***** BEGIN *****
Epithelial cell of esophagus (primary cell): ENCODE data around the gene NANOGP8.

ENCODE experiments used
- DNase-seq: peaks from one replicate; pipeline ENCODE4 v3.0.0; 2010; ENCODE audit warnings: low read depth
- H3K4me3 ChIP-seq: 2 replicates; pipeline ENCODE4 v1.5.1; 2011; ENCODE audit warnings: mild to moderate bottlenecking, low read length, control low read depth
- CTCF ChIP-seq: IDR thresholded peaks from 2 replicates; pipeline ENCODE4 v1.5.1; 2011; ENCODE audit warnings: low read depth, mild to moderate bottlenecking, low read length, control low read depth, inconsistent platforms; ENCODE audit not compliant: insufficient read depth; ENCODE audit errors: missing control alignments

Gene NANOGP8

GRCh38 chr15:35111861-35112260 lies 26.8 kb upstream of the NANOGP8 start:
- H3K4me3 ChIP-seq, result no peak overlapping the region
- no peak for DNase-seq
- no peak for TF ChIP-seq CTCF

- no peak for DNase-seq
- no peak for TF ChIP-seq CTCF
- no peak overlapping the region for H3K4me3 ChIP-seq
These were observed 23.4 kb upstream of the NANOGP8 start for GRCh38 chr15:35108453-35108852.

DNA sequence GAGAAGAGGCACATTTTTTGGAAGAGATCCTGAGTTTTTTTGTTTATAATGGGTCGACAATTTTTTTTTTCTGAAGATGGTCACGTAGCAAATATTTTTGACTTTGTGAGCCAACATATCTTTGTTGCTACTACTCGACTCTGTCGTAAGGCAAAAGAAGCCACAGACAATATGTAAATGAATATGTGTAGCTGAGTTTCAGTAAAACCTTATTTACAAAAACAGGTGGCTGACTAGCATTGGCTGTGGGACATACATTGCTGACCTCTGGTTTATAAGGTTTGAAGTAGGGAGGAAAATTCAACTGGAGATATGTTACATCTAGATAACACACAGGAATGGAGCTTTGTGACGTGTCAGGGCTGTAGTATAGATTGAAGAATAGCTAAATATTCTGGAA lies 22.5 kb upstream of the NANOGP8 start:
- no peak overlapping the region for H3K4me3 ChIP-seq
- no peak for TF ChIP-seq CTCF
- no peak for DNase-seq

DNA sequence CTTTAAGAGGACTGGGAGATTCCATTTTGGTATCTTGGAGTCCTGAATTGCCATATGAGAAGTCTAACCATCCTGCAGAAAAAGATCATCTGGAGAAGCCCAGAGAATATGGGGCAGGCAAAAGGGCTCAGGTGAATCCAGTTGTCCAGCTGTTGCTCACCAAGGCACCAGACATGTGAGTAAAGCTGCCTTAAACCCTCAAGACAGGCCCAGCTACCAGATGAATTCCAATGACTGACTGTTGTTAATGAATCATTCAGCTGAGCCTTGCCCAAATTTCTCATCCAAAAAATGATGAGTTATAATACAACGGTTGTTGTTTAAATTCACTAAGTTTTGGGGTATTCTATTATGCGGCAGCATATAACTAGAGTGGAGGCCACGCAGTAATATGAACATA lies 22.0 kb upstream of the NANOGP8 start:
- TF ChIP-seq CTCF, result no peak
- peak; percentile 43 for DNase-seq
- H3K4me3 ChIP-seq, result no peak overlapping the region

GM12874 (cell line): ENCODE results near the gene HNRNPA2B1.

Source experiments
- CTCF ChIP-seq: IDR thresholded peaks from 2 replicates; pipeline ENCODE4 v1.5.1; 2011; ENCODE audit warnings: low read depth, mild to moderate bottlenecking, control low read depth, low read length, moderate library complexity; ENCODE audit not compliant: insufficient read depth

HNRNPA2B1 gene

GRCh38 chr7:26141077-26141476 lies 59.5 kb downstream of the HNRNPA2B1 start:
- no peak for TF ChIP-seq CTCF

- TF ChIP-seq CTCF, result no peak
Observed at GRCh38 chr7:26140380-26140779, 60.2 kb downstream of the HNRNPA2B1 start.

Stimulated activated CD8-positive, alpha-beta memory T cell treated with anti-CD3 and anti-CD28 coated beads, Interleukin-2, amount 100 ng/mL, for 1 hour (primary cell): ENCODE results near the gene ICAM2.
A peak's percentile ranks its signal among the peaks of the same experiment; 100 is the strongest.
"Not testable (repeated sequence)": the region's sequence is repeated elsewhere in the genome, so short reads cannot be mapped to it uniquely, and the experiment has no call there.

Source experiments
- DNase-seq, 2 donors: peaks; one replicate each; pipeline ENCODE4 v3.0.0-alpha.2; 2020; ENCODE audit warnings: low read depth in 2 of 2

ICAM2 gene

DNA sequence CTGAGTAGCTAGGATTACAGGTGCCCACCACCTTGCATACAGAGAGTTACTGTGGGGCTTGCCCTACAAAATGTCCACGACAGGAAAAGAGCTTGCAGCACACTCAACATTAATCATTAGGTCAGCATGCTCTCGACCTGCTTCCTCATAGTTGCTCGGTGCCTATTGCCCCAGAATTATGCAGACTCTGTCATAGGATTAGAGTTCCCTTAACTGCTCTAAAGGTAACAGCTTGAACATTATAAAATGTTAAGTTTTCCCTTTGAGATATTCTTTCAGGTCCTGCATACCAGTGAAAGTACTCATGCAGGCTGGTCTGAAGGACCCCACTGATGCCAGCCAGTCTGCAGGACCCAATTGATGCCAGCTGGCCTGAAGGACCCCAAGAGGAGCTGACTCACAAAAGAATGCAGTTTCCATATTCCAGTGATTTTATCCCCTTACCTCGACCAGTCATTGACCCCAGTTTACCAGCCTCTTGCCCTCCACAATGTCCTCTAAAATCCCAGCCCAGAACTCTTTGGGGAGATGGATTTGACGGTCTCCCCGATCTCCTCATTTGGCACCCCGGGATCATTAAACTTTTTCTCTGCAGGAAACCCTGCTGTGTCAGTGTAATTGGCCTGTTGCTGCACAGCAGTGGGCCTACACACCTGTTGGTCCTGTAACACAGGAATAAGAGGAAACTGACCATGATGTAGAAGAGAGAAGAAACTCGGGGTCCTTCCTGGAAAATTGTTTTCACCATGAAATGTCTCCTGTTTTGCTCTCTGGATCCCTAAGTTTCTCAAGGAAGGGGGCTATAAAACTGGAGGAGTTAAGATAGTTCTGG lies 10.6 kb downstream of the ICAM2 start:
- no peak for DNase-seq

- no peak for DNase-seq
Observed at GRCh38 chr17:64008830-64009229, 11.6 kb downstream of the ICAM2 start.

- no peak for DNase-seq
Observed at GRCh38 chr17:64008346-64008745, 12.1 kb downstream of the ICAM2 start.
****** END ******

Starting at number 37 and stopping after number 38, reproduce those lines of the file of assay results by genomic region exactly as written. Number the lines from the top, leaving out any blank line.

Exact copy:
DNA sequence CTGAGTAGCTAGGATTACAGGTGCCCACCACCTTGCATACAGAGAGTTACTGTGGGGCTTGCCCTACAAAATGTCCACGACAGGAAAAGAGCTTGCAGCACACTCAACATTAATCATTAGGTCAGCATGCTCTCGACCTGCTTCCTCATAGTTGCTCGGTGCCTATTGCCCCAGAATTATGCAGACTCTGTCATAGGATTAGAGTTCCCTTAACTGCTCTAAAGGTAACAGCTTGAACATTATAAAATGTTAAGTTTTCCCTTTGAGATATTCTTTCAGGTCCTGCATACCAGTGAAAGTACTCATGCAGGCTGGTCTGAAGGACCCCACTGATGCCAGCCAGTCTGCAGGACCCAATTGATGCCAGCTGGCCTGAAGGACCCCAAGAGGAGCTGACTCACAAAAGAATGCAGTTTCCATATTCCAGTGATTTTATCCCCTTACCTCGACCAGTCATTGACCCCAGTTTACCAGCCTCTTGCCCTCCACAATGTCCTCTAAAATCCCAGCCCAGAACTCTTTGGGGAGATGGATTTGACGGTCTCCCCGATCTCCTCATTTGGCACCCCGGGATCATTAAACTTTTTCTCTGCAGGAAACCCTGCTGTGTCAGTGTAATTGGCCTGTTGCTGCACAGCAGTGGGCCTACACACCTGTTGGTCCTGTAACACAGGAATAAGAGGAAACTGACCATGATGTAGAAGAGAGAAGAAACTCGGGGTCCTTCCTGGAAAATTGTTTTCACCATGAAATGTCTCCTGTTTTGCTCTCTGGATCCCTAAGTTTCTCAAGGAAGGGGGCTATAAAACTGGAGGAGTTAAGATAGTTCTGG lies 10.6 kb downstream of the ICAM2 start:
- no peak for DNase-seq